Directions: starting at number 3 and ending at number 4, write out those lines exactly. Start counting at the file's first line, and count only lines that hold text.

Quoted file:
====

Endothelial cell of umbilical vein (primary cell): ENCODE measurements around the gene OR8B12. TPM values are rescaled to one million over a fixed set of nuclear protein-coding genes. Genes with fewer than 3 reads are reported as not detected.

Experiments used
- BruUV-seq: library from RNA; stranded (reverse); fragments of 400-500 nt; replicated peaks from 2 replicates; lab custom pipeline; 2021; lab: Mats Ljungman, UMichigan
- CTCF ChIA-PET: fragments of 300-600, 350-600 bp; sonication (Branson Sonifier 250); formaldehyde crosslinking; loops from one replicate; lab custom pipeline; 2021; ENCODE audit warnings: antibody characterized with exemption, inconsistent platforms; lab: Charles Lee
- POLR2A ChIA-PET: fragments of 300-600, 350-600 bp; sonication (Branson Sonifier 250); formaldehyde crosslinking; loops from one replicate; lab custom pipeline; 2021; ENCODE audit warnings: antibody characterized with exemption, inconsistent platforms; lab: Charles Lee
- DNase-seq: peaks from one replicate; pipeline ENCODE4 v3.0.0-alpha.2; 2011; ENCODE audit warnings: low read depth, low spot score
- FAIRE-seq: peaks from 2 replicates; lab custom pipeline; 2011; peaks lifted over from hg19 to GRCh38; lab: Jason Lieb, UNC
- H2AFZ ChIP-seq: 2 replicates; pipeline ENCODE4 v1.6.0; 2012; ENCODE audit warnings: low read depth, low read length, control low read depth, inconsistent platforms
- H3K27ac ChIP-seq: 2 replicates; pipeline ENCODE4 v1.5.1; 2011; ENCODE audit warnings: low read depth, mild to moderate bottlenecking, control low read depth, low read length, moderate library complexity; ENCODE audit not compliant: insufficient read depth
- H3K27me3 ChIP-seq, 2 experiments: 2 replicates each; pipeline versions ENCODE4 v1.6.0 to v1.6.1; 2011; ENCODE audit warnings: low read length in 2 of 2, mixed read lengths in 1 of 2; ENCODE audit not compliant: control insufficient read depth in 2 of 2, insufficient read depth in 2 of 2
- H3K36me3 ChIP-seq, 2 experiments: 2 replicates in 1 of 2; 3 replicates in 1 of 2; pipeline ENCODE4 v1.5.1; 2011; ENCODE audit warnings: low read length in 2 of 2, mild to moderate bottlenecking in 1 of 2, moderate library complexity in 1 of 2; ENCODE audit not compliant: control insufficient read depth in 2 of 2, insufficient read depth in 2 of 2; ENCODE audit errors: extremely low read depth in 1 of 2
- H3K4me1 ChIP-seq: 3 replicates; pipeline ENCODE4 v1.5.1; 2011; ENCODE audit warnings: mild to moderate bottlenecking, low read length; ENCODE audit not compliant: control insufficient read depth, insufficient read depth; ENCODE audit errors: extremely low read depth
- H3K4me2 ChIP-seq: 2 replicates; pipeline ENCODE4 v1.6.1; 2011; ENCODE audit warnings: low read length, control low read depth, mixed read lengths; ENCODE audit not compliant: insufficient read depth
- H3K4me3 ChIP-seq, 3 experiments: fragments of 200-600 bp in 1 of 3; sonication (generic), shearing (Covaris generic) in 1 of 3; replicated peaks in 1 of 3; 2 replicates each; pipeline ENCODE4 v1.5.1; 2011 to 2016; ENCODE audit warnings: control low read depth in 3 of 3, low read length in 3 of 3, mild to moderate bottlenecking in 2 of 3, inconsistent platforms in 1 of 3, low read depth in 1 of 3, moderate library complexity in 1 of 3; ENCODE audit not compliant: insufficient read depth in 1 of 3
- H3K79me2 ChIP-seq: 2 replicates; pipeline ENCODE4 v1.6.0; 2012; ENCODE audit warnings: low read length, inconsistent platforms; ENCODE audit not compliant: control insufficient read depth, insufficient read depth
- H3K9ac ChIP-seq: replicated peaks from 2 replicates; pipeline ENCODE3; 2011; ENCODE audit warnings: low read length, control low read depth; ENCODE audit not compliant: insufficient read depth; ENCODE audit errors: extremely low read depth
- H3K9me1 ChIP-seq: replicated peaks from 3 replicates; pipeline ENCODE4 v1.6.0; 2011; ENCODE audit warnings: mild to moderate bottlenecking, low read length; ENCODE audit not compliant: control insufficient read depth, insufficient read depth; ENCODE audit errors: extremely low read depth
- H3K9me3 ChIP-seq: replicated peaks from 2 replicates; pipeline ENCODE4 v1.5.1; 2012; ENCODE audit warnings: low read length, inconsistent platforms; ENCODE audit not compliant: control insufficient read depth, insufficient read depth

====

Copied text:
- BruUV-seq: library from RNA; stranded (reverse); fragments of 400-500 nt; replicated peaks from 2 replicates; lab custom pipeline; 2021; lab: Mats Ljungman, UMichigan
- CTCF ChIA-PET: fragments of 300-600, 350-600 bp; sonication (Branson Sonifier 250); formaldehyde crosslinking; loops from one replicate; lab custom pipeline; 2021; ENCODE audit warnings: antibody characterized with exemption, inconsistent platforms; lab: Charles Lee